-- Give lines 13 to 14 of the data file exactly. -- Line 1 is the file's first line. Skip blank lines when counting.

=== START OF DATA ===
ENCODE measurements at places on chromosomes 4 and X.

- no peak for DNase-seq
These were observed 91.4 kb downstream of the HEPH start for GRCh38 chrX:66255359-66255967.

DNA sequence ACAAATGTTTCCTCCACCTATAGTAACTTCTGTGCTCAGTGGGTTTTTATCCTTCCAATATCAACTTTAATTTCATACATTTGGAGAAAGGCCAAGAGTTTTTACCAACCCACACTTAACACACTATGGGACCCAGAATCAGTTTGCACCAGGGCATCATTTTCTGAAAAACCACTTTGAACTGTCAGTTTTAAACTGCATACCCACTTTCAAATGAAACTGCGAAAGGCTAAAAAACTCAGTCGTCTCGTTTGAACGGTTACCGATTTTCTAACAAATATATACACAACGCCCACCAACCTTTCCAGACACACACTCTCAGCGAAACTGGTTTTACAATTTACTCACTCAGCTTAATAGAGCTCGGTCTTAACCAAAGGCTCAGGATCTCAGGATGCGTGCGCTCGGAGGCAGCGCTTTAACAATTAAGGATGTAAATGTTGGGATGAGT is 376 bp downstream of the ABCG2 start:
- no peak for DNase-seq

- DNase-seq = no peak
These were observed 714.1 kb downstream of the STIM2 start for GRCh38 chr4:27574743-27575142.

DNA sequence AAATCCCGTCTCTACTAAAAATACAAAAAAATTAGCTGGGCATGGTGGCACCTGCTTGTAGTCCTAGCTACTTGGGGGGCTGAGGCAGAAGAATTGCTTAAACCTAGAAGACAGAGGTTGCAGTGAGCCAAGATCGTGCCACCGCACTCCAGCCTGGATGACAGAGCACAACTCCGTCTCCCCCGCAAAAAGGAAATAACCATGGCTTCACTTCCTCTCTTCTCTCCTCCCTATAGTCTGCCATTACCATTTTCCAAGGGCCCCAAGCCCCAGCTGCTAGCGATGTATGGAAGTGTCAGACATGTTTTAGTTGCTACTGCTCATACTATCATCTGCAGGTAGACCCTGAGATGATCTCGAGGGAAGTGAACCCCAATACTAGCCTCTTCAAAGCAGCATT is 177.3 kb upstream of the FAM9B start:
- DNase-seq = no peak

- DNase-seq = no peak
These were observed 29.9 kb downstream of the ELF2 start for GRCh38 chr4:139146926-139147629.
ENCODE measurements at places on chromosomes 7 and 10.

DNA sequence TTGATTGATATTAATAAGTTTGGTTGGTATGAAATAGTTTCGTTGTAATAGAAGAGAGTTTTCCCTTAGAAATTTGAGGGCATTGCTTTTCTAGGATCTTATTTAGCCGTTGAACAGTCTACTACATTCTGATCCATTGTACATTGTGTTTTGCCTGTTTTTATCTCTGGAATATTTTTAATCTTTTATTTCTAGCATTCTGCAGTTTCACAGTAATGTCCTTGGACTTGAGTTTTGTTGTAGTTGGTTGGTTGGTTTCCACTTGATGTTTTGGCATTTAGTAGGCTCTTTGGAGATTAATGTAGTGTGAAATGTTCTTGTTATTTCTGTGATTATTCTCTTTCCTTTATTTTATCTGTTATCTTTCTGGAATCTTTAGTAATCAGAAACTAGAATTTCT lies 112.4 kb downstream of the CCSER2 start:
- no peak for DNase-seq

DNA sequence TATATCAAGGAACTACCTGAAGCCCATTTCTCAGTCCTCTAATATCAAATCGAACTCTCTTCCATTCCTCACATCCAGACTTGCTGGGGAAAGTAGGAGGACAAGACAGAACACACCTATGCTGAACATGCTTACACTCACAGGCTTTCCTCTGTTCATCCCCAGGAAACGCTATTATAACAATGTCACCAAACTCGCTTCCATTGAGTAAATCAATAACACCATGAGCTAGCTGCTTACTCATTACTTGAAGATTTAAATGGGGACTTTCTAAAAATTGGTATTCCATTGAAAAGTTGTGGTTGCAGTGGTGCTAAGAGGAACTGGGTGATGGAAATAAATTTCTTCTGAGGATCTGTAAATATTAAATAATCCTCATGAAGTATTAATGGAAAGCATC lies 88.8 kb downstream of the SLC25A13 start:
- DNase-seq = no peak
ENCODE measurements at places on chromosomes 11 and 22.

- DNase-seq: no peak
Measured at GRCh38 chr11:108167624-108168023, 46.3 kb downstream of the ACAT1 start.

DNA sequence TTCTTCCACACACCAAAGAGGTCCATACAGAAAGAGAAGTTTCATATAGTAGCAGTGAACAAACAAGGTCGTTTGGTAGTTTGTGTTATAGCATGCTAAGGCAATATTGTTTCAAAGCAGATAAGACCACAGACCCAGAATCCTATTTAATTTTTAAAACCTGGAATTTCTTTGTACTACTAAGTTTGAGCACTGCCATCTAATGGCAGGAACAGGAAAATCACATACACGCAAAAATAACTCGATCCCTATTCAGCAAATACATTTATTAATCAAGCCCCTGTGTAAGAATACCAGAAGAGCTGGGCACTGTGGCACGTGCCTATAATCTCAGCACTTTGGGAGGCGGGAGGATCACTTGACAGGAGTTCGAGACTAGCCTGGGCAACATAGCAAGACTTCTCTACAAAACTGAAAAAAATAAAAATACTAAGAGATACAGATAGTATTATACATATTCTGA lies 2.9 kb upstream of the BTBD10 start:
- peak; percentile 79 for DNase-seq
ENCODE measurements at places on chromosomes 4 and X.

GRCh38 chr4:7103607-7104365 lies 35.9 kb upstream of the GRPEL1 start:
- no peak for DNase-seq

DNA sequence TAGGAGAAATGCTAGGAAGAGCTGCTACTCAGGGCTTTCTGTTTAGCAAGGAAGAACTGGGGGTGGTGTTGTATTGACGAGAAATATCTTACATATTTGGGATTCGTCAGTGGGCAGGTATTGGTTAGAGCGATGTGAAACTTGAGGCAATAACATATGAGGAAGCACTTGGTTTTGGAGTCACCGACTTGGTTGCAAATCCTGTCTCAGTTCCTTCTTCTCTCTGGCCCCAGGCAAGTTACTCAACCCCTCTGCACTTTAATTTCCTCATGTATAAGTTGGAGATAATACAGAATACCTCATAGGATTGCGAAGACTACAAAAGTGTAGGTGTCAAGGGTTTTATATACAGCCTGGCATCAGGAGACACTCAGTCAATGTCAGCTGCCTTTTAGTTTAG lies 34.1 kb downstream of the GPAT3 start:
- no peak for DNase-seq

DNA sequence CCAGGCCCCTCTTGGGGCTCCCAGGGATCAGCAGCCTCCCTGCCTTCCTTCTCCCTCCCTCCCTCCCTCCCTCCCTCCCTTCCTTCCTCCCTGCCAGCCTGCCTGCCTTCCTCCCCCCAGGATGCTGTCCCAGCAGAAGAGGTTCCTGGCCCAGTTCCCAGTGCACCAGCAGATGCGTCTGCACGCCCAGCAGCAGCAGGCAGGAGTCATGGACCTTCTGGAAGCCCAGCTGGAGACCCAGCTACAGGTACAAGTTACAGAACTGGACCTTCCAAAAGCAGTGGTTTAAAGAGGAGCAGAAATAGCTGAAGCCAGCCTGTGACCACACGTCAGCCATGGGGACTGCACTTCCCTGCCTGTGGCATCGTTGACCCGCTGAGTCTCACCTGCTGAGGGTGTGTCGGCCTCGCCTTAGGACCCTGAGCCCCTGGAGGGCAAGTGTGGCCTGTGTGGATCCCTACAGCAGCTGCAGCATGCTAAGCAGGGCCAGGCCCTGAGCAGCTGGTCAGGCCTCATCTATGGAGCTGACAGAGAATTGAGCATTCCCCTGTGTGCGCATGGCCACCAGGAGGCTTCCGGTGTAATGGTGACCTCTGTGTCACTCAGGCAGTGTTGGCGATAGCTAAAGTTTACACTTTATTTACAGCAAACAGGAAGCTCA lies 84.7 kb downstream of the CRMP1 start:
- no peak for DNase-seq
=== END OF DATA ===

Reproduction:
DNA sequence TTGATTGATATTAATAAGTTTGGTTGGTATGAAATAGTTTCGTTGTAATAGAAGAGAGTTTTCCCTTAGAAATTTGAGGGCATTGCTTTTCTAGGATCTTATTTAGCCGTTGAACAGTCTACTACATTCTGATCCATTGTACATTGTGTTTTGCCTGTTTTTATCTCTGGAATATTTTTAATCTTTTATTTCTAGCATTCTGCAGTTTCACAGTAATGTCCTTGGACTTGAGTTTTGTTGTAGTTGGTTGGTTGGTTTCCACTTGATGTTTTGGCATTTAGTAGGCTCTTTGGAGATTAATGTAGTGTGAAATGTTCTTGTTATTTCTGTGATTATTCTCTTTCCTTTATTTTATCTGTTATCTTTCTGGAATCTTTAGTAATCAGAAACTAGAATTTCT lies 112.4 kb downstream of the CCSER2 start:
- no peak for DNase-seq